News

2018/10/04
Spectacular results on breast cancer with Peking University Peoples Hospital
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2018/09/25
Bertrand de Poly Jury for Les Echos E-Health 2018 Award
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2018/07/01
LLTECH laureate of the ECARE tour 2018
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2018/05/01
Meet us at BIO 2018
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2018/01/05
LLTech at Photonics West 2018 – 27 January – 1 February 2018
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Full field OCT, the principle behind LLTech devices, performs non-invasive high-resolution optical slicing beneath the tissue surface.

The full field approach offers great potential in imaging of samples to assist fast diagnosis of cellular and morphological scale pathologies, such as cancer.
The schematic below illustrates the full-field OCT principle. It is essentially an interference microscope (i.e. a regular microscope with an added reference arm) or more precisely a classic Michelson interferometer with a microscope objective in each arm.

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Light-CT captures “en face” images directly using a megapixel camera and a pair of microscope objectives.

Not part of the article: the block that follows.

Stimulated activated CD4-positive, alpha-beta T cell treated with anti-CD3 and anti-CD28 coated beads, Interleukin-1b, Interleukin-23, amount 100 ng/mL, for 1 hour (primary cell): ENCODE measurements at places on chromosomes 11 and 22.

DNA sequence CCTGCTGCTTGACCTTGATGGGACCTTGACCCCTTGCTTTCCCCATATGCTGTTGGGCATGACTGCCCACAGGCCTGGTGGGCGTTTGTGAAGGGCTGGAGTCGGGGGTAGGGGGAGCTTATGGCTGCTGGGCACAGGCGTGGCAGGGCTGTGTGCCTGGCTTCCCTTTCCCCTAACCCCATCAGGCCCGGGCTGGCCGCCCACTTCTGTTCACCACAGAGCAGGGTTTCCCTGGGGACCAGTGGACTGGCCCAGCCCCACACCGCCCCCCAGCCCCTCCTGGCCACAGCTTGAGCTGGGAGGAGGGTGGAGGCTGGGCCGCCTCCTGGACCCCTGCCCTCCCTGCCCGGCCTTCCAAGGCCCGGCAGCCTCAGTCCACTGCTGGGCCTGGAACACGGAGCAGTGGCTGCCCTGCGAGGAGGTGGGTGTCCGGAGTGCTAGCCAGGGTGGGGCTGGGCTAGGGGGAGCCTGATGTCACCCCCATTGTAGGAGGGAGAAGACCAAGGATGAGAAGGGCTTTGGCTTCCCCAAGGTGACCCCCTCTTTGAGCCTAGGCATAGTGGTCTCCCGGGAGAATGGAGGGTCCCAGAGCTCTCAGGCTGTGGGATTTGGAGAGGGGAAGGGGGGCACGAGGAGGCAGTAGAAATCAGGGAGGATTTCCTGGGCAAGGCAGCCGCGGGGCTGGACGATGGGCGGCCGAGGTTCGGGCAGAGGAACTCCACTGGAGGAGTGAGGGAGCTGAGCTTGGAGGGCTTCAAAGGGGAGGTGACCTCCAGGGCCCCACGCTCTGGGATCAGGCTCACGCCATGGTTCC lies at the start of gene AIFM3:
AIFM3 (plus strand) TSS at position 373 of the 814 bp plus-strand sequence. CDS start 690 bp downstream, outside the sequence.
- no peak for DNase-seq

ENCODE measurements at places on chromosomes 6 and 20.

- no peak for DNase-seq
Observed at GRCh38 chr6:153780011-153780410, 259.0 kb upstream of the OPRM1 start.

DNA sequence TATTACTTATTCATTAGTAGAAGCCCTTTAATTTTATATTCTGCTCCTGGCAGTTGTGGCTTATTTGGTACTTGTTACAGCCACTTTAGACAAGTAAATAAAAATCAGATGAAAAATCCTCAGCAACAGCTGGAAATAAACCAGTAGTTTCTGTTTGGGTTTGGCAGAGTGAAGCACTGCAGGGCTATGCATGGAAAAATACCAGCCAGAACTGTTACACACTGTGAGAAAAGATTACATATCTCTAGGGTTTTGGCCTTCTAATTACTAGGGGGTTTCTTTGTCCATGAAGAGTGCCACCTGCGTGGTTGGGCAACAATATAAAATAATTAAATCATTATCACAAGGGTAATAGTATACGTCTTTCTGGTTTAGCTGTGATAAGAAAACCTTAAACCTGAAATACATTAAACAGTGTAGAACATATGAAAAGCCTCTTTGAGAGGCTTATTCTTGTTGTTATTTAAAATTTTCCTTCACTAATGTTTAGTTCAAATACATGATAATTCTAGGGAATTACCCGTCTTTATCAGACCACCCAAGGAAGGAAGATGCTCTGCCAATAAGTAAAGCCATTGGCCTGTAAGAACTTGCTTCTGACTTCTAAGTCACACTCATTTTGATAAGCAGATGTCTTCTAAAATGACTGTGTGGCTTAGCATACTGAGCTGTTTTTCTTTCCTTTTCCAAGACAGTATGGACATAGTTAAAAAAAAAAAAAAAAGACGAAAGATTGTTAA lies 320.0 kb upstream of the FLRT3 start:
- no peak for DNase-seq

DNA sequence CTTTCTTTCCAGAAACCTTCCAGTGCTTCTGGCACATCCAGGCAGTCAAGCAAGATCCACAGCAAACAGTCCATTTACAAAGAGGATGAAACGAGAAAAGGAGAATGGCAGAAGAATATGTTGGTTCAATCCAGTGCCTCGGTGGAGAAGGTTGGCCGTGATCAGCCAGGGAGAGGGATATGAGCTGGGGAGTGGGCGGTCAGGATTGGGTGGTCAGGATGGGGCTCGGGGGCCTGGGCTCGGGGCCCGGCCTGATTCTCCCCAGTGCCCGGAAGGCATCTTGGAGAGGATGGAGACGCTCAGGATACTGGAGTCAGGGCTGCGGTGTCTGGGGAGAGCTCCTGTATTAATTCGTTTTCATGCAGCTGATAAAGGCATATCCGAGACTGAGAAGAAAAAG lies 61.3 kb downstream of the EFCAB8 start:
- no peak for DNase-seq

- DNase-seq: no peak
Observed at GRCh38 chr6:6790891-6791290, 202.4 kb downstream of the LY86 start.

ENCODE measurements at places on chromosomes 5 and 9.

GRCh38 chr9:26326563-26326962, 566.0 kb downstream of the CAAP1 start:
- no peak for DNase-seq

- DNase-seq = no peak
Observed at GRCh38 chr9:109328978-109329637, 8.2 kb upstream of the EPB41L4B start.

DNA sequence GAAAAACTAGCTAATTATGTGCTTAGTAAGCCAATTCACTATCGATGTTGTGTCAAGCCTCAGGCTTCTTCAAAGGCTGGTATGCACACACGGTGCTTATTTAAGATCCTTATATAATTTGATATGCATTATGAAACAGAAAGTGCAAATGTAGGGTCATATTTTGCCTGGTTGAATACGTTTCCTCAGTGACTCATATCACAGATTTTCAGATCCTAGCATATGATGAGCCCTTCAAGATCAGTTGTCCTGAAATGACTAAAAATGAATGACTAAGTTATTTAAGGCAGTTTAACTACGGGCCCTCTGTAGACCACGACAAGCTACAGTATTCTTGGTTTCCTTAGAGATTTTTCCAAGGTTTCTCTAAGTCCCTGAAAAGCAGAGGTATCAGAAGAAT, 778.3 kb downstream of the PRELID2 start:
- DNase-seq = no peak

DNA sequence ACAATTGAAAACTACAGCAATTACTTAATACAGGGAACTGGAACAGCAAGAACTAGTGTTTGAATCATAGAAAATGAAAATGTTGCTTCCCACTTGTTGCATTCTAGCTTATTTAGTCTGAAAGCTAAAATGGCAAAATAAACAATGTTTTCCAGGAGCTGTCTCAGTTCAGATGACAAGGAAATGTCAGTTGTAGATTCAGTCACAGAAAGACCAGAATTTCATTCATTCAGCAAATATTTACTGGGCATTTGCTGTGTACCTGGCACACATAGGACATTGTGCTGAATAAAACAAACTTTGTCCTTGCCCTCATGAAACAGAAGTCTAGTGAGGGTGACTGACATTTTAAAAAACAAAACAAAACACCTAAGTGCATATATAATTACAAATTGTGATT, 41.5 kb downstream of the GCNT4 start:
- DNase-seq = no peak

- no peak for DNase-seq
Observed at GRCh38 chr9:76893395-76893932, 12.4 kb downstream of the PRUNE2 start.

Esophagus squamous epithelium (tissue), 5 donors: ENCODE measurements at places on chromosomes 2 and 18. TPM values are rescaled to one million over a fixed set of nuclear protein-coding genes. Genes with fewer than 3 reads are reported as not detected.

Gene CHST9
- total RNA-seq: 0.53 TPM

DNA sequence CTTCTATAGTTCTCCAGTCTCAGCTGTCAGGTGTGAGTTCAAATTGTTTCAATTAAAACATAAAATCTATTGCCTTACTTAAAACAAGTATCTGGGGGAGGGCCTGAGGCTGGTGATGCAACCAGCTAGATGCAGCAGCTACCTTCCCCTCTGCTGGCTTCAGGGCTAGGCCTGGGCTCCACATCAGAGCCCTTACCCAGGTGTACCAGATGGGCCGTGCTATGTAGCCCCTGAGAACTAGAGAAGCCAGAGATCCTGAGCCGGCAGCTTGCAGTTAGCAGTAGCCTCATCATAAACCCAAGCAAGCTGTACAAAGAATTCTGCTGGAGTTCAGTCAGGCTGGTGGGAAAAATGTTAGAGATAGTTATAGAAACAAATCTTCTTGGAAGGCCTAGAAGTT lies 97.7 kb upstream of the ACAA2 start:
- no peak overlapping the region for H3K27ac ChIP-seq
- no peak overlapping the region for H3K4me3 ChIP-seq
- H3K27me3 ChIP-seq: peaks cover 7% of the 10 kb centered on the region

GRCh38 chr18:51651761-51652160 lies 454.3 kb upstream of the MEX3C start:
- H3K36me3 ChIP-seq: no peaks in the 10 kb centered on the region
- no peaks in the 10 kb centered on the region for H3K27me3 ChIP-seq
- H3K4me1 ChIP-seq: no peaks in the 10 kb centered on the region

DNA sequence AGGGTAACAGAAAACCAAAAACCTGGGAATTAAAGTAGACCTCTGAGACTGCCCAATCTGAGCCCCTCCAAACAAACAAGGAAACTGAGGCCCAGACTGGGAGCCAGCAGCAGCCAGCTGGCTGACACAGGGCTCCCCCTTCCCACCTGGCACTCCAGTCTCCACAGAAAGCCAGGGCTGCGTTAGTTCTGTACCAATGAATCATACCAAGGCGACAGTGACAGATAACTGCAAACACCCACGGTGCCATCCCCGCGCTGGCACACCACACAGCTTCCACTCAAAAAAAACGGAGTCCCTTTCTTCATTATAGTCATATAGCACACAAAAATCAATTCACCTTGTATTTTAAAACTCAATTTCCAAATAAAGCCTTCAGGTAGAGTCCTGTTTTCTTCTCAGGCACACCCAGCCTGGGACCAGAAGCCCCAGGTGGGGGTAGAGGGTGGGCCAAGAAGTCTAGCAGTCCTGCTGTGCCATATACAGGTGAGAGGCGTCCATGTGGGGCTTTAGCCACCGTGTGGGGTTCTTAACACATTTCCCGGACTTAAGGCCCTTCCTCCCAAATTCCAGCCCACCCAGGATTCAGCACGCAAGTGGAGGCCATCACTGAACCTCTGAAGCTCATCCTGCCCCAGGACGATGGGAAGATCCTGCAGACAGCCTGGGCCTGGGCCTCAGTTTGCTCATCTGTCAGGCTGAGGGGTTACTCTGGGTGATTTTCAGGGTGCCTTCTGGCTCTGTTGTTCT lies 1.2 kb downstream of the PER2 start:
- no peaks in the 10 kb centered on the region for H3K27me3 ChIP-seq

Light-CT derives from low coherence interference microscopy. The interferometer can be displaced to step the focal plane through different depths beneath the surface to create a 3D tomographic image. “En face” capture allows Light-CT to operate with high lateral resolution (typically ~1µm) using medium or large aperture microscope objectives.

An incoherent light source illuminates the whole field of the microscope objectives. Due to the low temporal coherence of the source, interference occurs only when the optical path lengths of the two arms of the interferometer are identical within 1µm.
When a biological sample is placed under the microscope objective in the sample arm, the light reflected by the reference mirror interferes with the light reflected or backscattered by the sample structures contained in a limited volume. The Light-CT fine slicing ability allows depth exploration and high-quality 3D imaging.

The FFOCT image displays in gray scale the static optical contrast of the region of interest. Hihgly backscattering content like different fibrous structures (collagen, axons, etc.) appears white while weakly backscattering content like cells appears dark gray or black.